FORMER South African president Jacob Zuma thought he had power, and he looked invincible when he was in office. Yes, he had power but his power was not real. It was fictitious power. Those who have the opportunity to serve in public office forget too easily that their power is borrowed from the citizens. They forget that the institutions of governance which they abuse when in office don’t actually belong to them.
When we look at what is happening in South Africa, we are inclined to agree with former Secretary to the Cabinet Leslie Mbula who says greedy and selfish politicians often trigger acts of criminality. The situation in South Africa must not even be understood as a protest by citizens over the jailing of a dear beloved leader. It is simply lawlessness born from a continuation of sponsored hooliganism. The institutions that were being abused by the Zuma presidency are back to haunt him and he needs the public disorder and unrest to hold them off.
There are a lot of lessons for African presidents to learn from this. It is particularly a warning to those who wish to hang on to power because the longer you stay, the more institutions you abuse and the more laws you break. And each law that is broken; each institution that you abuse, comes back to haunt you when the time comes to account.
Look at what happened to Colonel Mu’ammer Gaddafi. The Libyan supreme leader was intolerant and tyrannical. But everything has got a time. That type of government can survive decades but cannot continue forever. And history has shown that the ending of any corrupt, intolerant and tyrannical regime is always disastrous.
It is clear that it is a waste of time for any politician to try to hang on through abuse of power, corruption, intimidation and manipulation. These things have no roots. Gaddafi is gone, Charles Taylor, Robert Mugabe is gone and the list goes on. Zuma refused to be accountable when he had power, but after it was stripped off, he had to face the music on his own.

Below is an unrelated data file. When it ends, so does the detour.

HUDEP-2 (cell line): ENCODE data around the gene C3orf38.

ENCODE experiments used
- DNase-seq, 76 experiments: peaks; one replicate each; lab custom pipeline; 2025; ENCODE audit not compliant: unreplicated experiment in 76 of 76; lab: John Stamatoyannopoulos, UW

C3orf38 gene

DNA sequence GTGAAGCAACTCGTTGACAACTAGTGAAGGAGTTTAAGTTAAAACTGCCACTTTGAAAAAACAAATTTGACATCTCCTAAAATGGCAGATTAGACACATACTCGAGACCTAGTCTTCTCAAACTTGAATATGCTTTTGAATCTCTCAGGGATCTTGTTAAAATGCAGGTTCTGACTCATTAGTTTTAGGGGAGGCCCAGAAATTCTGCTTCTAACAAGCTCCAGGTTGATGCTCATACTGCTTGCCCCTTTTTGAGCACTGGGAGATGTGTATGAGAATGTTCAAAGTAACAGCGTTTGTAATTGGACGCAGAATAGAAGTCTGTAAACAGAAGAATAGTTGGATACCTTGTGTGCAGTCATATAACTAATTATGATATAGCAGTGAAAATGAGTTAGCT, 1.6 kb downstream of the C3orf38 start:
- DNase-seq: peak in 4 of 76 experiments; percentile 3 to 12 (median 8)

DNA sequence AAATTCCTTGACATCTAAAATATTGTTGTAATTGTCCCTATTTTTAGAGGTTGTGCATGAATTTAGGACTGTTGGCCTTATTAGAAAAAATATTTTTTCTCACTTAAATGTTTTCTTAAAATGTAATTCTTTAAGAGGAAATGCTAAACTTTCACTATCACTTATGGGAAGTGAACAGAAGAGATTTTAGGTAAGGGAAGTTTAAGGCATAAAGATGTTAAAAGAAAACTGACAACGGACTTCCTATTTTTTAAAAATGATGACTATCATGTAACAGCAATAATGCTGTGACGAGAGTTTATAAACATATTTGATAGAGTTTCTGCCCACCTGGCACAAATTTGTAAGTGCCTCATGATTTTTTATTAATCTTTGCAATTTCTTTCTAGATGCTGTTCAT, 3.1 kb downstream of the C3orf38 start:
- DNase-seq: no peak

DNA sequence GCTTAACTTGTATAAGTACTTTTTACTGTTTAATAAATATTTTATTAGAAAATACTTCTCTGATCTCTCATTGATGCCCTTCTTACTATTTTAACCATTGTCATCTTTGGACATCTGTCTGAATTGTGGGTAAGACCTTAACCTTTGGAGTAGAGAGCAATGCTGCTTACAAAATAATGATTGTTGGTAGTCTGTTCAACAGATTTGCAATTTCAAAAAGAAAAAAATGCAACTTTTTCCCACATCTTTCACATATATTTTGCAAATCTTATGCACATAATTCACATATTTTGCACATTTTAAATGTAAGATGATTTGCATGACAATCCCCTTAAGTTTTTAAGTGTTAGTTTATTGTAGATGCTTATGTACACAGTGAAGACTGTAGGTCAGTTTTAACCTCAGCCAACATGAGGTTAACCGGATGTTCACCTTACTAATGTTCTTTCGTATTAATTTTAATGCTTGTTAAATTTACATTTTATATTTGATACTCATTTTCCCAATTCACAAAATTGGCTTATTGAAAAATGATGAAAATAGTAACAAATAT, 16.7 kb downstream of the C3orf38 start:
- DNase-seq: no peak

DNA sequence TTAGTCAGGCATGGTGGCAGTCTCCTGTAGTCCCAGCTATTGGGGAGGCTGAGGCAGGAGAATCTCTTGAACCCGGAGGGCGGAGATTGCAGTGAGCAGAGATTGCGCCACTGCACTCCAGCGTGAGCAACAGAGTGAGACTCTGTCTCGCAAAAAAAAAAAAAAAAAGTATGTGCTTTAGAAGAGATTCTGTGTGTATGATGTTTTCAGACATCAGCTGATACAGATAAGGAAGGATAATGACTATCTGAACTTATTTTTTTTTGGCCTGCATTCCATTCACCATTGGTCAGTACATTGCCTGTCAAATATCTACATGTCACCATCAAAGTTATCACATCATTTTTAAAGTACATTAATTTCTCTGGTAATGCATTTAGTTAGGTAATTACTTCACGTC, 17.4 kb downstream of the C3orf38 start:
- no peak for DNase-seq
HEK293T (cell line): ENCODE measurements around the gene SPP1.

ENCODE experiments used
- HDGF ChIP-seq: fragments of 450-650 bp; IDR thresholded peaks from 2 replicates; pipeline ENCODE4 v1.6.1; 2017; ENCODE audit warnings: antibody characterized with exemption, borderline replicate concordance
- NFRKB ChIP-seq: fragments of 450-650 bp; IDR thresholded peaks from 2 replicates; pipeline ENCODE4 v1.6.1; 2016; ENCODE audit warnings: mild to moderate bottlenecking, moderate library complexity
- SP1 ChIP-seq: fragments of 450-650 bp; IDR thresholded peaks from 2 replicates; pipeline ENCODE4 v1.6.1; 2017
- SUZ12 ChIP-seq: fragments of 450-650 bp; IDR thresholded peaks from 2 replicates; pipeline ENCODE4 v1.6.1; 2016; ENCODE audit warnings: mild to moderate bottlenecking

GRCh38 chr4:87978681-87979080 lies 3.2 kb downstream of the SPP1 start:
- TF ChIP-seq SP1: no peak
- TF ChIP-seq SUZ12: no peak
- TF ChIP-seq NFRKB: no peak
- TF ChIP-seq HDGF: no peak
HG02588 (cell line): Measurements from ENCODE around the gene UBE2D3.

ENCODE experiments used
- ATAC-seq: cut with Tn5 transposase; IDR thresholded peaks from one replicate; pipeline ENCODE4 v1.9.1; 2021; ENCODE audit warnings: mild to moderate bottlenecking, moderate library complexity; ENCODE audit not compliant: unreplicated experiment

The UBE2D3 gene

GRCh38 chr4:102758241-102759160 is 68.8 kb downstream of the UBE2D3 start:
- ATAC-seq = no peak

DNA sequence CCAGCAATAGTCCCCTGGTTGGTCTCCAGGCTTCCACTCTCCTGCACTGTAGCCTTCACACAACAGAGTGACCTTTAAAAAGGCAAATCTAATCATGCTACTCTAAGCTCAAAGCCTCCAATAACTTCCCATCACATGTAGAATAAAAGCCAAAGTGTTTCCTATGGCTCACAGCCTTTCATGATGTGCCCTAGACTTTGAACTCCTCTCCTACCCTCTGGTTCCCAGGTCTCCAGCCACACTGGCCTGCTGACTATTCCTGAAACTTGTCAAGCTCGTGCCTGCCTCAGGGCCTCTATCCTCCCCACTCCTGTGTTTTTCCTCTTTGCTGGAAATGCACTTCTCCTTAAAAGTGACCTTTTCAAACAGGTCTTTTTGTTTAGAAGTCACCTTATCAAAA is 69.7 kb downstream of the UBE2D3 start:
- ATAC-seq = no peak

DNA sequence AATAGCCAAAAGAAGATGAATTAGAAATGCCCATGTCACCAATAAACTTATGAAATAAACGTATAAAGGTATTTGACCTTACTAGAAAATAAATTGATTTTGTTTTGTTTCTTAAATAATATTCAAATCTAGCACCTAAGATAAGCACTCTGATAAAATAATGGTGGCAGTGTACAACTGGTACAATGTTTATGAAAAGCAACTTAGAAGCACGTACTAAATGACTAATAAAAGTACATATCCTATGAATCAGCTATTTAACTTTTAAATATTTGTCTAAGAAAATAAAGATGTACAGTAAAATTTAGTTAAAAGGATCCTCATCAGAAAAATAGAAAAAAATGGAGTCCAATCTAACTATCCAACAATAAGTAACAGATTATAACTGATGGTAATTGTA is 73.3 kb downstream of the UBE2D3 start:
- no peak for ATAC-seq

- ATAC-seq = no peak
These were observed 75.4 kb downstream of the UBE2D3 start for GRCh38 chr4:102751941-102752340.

We only hope that our politicians who try to survive by intimidating opponents, abusing state institutions to harass those who oppose or question what they are doing, and who abuse our judicial process and electoral system to keep themselves in power will see that their ending will be the same.
It is better to have a country with citizens who are independent, questioning and are analytical in their outlook. The best way to govern and preserve power is the democratic way. But we are likely to see a similar ending of our leaders in Zambia because people don’t learn. Our leaders have no respect for anyone or for rules – they simply get what they want. They preach democracy but practice authoritarian rule.
The process of debate, dissent and compromise that some point to as weaknesses are, in fact, democracy’s underlying strength. Whenever there is a problem, the best way to solve it is to subject it to debate, dissent and compromise. If people have issues, for instance, with the conduct of elections, the best thing is to let them freely air their views and strive for a compromise.
To some, this is not necessary, it is a waste of time and decisions have to be made only by those in power and purportedly mandated by law to do so. If it is printing ballot papers with a company that is corrupt, that shall be so and no one can change this if those in power feel it is okay to proceed with that company.
Democracy keeps a society from becoming stagnant and unprepared for the stresses and strains that work to tear all its achievements to pieces. There never used to be protests in Libya like we see or witness in many other more tolerant societies.
This is what our politicians in government and those they have employed to manage public institutions like the Electoral Commission of Zambia should learn. Today it is South Africa burning; tomorrow it can be Zambia burning. The only way to avoid what is going on in South Africa is to respect others and listen to the voice of the people and learn to negotiate with others, to compromise and work within the constitutional system.